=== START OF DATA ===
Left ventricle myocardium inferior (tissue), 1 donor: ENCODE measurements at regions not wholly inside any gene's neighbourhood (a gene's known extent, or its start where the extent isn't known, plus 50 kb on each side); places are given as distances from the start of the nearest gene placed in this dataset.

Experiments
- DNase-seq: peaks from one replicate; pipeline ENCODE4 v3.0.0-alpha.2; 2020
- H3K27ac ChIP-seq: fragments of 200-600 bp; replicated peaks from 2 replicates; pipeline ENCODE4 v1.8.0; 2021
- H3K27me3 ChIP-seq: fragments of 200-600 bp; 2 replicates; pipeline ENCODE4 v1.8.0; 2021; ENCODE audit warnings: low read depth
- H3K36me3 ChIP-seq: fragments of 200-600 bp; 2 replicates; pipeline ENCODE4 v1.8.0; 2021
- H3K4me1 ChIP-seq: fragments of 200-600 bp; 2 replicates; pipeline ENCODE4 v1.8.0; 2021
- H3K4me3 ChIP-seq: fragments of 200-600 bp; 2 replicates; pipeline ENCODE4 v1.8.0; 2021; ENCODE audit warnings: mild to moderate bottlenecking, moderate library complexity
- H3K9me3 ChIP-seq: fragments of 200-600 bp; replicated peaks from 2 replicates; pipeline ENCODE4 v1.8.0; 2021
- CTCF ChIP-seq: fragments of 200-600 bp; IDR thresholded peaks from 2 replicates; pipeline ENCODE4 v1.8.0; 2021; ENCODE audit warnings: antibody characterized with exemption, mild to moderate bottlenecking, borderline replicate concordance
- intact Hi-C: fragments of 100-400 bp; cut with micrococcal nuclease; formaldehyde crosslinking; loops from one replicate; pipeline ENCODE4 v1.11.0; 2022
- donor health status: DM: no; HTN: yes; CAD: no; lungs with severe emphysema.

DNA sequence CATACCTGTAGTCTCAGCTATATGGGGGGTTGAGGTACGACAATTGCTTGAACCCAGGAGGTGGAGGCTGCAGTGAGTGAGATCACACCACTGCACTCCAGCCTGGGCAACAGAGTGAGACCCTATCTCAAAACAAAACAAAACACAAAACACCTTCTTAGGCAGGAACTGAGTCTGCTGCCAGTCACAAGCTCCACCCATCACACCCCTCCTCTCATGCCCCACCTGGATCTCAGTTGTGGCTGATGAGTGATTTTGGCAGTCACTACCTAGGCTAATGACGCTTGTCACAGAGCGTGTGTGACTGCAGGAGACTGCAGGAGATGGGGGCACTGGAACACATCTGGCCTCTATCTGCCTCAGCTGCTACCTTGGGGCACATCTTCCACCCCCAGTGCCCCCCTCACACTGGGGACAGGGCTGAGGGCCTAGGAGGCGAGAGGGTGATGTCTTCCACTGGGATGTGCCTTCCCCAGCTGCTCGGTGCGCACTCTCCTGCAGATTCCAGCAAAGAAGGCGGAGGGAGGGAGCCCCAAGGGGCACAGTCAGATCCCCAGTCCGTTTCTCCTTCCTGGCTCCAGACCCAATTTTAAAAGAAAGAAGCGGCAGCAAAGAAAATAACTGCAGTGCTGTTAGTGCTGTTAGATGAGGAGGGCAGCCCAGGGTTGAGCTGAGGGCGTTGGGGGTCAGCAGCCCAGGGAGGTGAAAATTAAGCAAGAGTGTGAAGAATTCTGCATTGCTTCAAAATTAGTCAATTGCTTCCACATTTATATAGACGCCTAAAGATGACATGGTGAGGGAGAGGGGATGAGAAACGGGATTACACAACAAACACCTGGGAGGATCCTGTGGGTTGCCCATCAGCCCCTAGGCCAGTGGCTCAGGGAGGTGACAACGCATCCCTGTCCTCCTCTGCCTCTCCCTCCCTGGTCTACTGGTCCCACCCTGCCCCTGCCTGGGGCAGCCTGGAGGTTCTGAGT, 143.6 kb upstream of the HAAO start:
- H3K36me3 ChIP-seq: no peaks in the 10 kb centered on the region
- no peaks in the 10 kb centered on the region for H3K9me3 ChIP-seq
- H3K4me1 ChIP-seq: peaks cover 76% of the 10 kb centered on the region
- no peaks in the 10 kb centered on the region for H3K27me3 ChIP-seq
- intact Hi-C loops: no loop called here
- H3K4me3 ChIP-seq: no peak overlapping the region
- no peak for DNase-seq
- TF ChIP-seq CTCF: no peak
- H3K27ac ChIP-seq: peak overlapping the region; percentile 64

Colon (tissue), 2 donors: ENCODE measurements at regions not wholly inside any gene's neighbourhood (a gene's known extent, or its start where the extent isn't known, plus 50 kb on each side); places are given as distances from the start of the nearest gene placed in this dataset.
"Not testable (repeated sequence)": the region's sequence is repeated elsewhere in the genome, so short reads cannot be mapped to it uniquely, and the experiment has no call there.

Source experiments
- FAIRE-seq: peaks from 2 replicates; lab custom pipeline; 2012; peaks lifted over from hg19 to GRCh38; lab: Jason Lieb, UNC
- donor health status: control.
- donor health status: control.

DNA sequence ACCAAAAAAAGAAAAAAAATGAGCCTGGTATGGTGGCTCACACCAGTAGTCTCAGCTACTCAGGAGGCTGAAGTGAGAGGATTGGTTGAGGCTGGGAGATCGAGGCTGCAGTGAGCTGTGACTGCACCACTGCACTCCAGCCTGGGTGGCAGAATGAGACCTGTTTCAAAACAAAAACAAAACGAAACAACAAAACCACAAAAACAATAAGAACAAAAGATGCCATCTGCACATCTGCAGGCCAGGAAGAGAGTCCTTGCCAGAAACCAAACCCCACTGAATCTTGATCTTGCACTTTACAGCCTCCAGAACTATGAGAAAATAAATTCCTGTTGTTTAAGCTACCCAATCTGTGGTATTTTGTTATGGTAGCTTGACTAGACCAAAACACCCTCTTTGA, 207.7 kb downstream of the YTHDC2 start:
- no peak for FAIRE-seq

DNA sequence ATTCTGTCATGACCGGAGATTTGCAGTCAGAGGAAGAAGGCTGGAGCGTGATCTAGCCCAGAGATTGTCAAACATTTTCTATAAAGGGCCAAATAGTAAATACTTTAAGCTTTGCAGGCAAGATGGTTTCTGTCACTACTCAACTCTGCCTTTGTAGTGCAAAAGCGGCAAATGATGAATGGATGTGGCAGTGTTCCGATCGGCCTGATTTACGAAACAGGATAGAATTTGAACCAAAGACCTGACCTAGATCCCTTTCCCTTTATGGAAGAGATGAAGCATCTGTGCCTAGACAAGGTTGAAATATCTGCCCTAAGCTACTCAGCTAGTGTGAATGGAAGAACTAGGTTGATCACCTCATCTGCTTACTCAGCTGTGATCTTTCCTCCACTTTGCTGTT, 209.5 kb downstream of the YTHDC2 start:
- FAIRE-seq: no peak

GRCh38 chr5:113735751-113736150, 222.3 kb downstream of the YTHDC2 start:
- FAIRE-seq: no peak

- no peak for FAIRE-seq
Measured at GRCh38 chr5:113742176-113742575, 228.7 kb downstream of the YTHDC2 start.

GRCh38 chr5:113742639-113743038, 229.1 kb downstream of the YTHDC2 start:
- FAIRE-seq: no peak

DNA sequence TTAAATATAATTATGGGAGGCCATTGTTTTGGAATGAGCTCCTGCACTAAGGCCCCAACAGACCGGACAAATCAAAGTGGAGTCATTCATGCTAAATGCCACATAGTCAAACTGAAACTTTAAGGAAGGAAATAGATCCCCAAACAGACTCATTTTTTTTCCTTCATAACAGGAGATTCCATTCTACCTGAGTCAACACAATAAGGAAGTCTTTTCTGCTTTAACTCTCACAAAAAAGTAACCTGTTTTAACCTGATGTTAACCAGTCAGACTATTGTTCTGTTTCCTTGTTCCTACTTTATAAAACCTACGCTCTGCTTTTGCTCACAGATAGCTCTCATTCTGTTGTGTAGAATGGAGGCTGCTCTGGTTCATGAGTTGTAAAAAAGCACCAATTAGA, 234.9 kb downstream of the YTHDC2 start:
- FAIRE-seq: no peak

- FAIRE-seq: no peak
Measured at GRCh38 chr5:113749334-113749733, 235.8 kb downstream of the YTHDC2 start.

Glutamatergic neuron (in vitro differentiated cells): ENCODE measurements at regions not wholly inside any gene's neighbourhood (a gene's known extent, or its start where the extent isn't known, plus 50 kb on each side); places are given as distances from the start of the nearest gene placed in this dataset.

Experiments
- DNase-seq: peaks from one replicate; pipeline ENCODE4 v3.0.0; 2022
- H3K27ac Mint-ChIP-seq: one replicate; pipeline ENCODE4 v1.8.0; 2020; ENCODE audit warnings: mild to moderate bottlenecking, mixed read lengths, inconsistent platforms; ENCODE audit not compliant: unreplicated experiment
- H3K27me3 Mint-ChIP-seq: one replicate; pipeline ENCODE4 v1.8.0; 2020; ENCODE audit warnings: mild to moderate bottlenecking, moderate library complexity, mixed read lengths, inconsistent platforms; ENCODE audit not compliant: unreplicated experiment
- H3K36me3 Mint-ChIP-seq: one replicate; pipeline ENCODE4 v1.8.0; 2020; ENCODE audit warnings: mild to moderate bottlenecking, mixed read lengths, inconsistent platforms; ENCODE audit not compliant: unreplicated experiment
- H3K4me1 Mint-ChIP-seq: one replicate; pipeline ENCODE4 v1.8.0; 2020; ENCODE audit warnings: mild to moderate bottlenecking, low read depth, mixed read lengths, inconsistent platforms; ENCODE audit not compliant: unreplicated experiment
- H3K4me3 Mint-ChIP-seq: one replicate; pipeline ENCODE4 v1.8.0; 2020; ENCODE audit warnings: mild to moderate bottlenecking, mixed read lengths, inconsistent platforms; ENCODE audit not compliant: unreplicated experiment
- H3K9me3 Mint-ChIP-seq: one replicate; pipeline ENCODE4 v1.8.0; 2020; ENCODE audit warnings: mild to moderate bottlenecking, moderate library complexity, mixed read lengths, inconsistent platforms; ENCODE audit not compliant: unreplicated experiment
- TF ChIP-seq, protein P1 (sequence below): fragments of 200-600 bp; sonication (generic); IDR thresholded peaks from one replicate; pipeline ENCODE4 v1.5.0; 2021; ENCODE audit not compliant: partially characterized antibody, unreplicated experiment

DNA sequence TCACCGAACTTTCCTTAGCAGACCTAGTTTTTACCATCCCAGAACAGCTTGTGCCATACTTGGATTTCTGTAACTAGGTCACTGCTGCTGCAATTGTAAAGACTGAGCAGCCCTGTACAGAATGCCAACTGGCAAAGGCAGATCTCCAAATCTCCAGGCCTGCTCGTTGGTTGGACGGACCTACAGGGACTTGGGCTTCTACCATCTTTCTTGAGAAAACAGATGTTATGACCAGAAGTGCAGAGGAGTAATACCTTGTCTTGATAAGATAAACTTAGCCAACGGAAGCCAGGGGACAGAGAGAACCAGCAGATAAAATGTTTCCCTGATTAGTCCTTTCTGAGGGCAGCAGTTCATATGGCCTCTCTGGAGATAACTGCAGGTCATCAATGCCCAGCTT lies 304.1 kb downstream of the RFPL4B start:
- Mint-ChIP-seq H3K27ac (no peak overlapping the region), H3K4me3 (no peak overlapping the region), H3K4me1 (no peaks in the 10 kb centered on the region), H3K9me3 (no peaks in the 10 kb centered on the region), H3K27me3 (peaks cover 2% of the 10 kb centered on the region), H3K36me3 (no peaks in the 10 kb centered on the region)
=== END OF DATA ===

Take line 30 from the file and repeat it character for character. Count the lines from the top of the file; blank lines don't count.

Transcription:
- no peak for FAIRE-seq